Gold slides on Greek debt drama
Prices follow the euro lower Wednesday as investors remain jittery waiting for a Greece debt deal.
Gold (-GC) tracked the euro lower Wednesday as the market was jittery waiting for a Greece debt deal.
Gold for April delivery settled down $17.10 at $1,731.10 an ounce at the Comex division of the New York Mercantile Exchange. Gold traded as high as $1,754.80 and as low as $1,729.10 an ounce while the spot price was shedding $14.80, according to Kitco's gold index.
Silver (-SI) closed 49 cents lower at $33.70 an ounce while the U.S. dollar index was up 0.2% at $78.72.
Gold investors were jittery as Greece was still trying to secure its second bailout. Initially, gold and the euro were firmer on the notion that a deal was imminent, but they reversed direction on a media report that said the European Central Bank wouldn't help Greece reduce its debt load.
The Greek government is still trying to push austerity measures through Parliament as well as negotiate a bond swap with private investors and the European Central Bank, which would leave the investors at a loss.
However, "the near-term outlook for gold looks positive," says James Steel, analyst at HSBC. Indeed, tonnage in the SPDR Gold Shares (GLD) remained constant at $1,277 tons, despite gold's two-day, 2% decline. Gold is also finding support as Federal Reserve chairman Ben Bernanke reaffirmed his commitment of keeping rates low until the end of 2014 -- what many perceive as a weak-dollar policy.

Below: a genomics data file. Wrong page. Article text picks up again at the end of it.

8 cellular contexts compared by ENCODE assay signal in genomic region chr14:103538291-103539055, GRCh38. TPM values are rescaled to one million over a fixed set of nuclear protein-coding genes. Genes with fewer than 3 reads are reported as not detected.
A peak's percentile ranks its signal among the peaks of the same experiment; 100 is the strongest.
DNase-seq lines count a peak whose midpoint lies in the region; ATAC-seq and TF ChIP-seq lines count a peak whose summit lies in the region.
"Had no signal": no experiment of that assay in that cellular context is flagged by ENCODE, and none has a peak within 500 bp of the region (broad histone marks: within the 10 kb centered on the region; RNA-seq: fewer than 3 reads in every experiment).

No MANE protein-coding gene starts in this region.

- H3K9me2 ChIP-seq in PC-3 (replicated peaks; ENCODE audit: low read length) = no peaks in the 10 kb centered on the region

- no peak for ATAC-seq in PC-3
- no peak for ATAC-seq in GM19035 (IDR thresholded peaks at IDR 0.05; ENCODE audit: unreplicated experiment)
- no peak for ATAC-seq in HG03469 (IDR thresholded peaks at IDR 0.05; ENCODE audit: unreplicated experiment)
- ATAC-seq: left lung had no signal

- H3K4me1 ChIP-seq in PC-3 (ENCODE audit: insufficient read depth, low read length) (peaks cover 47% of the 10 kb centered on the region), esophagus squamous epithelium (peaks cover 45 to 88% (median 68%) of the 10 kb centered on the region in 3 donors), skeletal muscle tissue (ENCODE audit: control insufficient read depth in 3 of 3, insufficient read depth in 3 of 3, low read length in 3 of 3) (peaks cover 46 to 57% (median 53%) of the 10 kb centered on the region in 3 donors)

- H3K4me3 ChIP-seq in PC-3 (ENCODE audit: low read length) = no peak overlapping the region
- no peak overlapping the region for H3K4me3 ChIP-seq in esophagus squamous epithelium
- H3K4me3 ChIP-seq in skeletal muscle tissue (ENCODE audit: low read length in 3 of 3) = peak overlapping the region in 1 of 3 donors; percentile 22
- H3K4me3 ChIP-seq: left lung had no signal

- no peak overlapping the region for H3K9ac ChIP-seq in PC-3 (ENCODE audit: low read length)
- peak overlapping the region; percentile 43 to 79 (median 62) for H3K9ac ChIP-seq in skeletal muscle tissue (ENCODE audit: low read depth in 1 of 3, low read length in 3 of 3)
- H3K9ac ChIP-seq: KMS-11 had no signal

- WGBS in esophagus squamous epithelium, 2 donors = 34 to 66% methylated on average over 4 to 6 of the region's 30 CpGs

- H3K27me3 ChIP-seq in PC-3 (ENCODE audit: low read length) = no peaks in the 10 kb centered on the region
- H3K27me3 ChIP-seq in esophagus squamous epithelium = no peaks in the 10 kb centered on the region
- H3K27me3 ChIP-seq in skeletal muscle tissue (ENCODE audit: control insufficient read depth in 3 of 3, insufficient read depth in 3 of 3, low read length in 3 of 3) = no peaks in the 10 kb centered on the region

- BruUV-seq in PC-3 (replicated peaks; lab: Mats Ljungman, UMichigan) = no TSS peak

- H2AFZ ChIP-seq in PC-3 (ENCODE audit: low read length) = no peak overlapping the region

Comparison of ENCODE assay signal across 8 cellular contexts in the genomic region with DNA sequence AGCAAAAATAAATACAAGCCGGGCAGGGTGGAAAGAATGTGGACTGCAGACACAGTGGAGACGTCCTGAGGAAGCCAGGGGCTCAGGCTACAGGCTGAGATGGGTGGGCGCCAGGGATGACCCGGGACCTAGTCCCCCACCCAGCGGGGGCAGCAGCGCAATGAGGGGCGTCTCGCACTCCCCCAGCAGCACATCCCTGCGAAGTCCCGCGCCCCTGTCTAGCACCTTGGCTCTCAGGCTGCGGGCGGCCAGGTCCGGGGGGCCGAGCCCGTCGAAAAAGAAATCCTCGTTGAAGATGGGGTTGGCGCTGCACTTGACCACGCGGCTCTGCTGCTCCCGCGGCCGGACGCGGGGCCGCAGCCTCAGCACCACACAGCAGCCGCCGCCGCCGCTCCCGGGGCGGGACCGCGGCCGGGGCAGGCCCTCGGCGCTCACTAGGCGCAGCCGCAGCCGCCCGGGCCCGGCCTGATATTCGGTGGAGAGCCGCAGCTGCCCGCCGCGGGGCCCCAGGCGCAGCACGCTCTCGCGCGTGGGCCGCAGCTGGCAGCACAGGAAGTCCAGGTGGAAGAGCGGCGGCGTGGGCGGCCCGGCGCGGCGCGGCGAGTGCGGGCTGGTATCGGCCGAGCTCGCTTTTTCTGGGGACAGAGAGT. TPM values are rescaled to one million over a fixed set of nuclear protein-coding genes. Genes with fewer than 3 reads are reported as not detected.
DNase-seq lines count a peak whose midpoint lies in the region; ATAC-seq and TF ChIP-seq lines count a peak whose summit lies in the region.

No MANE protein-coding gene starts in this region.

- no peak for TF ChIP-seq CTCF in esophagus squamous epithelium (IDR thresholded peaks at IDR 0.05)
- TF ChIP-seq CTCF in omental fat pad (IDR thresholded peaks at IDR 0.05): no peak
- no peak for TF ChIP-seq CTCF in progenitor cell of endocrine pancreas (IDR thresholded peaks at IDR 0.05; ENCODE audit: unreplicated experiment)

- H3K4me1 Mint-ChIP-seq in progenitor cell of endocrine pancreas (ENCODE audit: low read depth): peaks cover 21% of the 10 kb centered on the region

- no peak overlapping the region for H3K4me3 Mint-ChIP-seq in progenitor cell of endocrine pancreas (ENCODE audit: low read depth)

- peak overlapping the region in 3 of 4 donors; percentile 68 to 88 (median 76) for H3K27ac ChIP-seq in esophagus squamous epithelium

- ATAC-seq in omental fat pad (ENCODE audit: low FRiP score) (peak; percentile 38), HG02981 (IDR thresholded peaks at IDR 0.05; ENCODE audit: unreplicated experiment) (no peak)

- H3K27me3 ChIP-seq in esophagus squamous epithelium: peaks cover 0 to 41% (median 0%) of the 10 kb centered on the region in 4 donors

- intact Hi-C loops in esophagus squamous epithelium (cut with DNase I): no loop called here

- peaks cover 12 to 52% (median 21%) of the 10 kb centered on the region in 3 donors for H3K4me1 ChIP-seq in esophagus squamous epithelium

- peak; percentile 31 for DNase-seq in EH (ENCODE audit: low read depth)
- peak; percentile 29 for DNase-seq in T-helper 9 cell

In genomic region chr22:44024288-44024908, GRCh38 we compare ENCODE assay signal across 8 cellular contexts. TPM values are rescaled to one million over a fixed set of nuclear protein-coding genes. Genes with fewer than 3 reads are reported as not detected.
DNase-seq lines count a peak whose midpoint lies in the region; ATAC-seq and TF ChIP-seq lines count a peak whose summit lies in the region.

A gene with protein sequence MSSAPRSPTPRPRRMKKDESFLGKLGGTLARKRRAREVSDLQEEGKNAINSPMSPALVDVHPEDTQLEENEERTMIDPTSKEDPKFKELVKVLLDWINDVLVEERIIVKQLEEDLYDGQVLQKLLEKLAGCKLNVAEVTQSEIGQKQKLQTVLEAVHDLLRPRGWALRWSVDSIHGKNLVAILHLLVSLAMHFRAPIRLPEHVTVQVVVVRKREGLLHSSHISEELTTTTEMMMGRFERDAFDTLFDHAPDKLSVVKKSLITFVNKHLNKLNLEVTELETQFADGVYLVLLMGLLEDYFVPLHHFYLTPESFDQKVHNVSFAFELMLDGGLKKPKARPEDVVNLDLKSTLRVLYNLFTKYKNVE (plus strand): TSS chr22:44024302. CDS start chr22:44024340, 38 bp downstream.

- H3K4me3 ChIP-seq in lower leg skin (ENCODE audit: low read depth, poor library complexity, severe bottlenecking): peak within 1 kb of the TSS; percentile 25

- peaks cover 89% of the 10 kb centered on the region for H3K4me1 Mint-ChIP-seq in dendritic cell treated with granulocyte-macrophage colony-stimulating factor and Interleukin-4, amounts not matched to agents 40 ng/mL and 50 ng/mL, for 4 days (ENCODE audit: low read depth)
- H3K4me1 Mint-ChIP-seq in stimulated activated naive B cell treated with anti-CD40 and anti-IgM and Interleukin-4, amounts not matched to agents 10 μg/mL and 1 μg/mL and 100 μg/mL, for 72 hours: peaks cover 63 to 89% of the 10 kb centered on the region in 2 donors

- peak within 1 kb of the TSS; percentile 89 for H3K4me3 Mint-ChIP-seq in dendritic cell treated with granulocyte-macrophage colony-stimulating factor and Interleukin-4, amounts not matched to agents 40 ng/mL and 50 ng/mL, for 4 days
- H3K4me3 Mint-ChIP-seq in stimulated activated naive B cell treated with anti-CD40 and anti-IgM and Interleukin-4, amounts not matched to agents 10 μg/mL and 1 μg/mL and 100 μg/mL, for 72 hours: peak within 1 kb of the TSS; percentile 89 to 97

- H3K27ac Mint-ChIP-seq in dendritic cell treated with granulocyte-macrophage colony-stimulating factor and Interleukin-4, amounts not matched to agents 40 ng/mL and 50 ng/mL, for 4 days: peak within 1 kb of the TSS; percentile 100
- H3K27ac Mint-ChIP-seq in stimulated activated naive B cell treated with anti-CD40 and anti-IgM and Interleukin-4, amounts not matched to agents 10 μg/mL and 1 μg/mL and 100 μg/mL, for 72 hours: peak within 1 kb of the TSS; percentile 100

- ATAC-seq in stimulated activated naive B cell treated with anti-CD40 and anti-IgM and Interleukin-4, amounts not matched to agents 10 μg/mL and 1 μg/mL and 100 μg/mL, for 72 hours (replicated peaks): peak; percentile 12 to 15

Bespoke put out a note Wednesday saying that the U.S. dollar index was in danger of breaking below key technical levels. A substantial dollar pullback could add support to gold as the two tend to move inversely to each other.
David Banister, chief investment strategist at TheMarketTrendForecast.com, says that gold is entering the last and final stage of its bull market. "I believe that it is a 13-year cycle and we are in the fifth and final wave pattern up," he says, noting it could last for another 12-18 months.
The moderating of physical demand from China and India is also an indication of the end of the bull market, says Banister. China imported only 38 tons of gold in December, down 62% from November. Slowing growth in Asia would further impact jewelry consumption.
Frank Holmes, who is bullish on gold, thinks the metal’s price could more than double to $3,600 an ounce in 5 years. "People get so caught up with the next three minutes for gold and they should really be focused on the next three years," he says. "Does anyone really believe in the long-term strength of the U.S. dollar?"
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